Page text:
Between 4.30 pm and 5.30 pm yesterday, in the outskirts of the city, it hailed. Laxman Gadekar was away from home when he received a call from his wife that hailstorm has hit their locality, Tilekarnagar.
What the hail! Children play with pellets of ice, for the first time in their lives. Pic/Mohan Patil
The area, which has about 800 families (around 2,000 people), was lashed with big and small pellets of ice such as the locals had never seen in their lives.
This is not Kashmir: A scene after hailstones hit Tilekarnagar near ISKCON temple. Pics/Mohan Patil
Besides the hailstorm, there were heavy rains. When it was all over, the landscape was transformed into something like a snowed-under hill station.
A child holds up a ball of ice
“It rained for around an hour with heavy hail. My wife called me at my workplace, as my children were scared; it was very difficult for me to reach home from nearby Rajuri where I work. It was only Tilekarnagar where the hailstorm hit.
Surrounding regions of Kondhwa, at just half a kilometer of distance, witnessed not more than a drizzle. Water entered my television set, making it dysfunctional,” Laxman Gadekar said.
Shovel it: A Tilekarnagar resident removes layers of hailstones outside his house
But the children couldn’t have wished for a better day outdoors. There were half-foot layers of hails on all the roads in Tilekarnagar.
They buried their hands in the white pellets, balled then together and pretended it was snow. Grown-ups, however, had a lot of shoveling and scooping to do to clear the blocked roads and pathways, and roofs.
There were a few unseemly sights. “The ice-cold stream currents bore on them dead birds and piglets. Lifeless snakes stuck to the frozen water at many places,” said resident Santosh Jadhav.
Water entered many houses, destroying stored grains, furniture and electric appliances. The area, which is dish-like in shape and is surrounded by hills on all sides, was the worst hit in the city.
Only mild hail showers were reported in other parts, including Ambegaon-Narhe, Ambegaon-Pathar and Pimpri-Chinchwad Pradhikaran, on the city’s fringes. Rainfall recorded in the city was 1.4 mm, while in Lohegaon, the rainfall measured 1 mm.
“Leaves had fallen from the trees and all the surrounding hillocks were covered with hailstones. We felt as though we were in the Himalayas. Many people regularly take their cows and buffaloes for grazing on the nearby Katraj Hills.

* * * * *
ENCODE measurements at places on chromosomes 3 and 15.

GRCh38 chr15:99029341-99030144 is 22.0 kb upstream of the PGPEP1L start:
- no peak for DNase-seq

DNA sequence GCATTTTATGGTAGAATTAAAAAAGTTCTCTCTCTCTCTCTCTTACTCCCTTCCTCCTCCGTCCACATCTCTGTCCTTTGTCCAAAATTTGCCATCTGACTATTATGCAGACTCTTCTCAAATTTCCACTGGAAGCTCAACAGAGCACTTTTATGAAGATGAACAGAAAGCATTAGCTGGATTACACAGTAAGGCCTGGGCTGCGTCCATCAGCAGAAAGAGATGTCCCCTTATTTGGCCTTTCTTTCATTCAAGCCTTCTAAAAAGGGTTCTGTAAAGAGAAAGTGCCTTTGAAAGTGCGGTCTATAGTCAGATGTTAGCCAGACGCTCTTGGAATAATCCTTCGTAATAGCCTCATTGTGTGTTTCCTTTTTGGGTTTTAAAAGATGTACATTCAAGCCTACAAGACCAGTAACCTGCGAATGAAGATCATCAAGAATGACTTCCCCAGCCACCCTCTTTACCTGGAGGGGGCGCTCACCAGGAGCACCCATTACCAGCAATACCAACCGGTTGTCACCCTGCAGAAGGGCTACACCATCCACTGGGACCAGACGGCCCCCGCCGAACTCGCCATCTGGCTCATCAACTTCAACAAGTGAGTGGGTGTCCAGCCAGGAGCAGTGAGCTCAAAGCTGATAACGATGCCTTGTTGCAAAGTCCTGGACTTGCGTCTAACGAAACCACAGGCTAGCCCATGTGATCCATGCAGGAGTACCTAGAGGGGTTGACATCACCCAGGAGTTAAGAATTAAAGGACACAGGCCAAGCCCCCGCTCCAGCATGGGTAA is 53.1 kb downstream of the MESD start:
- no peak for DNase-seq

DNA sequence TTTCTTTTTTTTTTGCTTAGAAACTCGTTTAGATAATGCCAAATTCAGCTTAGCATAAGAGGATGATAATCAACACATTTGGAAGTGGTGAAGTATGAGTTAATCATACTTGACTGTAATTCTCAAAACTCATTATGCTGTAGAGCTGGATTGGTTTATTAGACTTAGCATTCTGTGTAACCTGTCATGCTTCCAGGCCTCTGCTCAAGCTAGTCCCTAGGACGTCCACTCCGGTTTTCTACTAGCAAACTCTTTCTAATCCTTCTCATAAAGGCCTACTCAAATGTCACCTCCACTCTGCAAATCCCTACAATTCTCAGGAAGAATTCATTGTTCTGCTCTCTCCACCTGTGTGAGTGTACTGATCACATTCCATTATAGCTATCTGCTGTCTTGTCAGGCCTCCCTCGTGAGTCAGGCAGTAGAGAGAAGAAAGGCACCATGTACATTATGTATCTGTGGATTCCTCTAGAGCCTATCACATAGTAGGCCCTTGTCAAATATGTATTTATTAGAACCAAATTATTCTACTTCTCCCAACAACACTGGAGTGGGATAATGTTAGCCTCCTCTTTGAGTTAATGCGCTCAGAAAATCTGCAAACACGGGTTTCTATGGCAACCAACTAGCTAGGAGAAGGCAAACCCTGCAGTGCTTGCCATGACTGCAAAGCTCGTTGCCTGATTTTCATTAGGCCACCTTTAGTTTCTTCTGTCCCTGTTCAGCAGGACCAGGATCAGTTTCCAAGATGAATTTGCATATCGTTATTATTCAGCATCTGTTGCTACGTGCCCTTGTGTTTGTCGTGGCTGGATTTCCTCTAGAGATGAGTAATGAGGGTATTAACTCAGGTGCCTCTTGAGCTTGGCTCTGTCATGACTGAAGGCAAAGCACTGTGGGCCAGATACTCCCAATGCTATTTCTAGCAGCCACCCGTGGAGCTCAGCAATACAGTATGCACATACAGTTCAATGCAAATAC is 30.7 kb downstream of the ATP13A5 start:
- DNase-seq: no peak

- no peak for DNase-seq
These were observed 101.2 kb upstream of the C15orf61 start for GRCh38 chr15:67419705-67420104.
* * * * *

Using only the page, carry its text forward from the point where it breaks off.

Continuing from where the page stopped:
The cattle were injured due to the continuous hail,” said Santosh Jadhav, adding, “The semi-frozen water entered our houses,” he said.
“I had to scrape the icy stones from my rooftop. I have not seen this side of nature in the last four decades,” Parameshwar Tolanure, another resident, said.
The hailstorm mainly hit Indapur, Baramati and Junnar in Pune district.
Jeevan Prakash Kulkarni, scientist at the Indian Institute of Tropical Metrology (IITM), said, “The cold wave from the northern polar region and moisture containing winds from the Bay of Bengal has clubbed together giving rise to the hailstorms. The condition would continue for another three to four days. It is too early to predict why this happened this year only.”
According to experts, cold polar winds normally hovering over Kashmir Valley has flown till Maharashtra. The normal height of the waves is at 5 km but has come down to 4 km. The El-Nino effect from the Pacific Ocean is responsible for this type of situation.
The moisture containing winds normally take 50-60 North latitude has shifted from 15-30 degrees North latitude; these are called Westerlies. These winds carry a lot of moisture which enters into clouds flowing along the cold waves. The moisture, once having entered clouds, freezes due to the coldness, traverses several times, forming big-sized hails waiting to fall till favourable conditions form. In the city area, concretisation prohibits the rain to fall; hailstones also diminish in size by the time they reach the earth surface.
Despite the disruption of normal life that Tilekar Nagar residents faced, not a single officer from the Pune Municipal Corporation visited the area, nor was any help extended to them.
Rs 400-crore crops damaged
A two-member team from the Centre yesterday visited hailstorm-affected Baramati and Indapur talukas to assess the damage to land and crop.
The district superintendent agriculture officer, Dnyaneshwar Bote, who accompanied the team, said that the damage that fruit gardens and crops suffered appeared to be permanent.
“We visited five villages of Baramati and Indapur taluka and found that the entire crop as well as fruit gardens were damaged,” said Bote. He estimated massive damage to sugarcane, jowar, wheat and pomegranate crops in a 30,000-hectare area in the district, amounting to more than Rs 400 crore.
“The farmers told us they has taken loans for the rabi crops: grape, sugarcane, jowar and wheat. But the heavy hailstorms in the past week (especially March 9) have rendered them debtors,” said Bote.
The team, consisting of scientist Nilesh Gaikwad from National Research Center and RN Shinde of Food Corporation of India, would submit its report to the government today.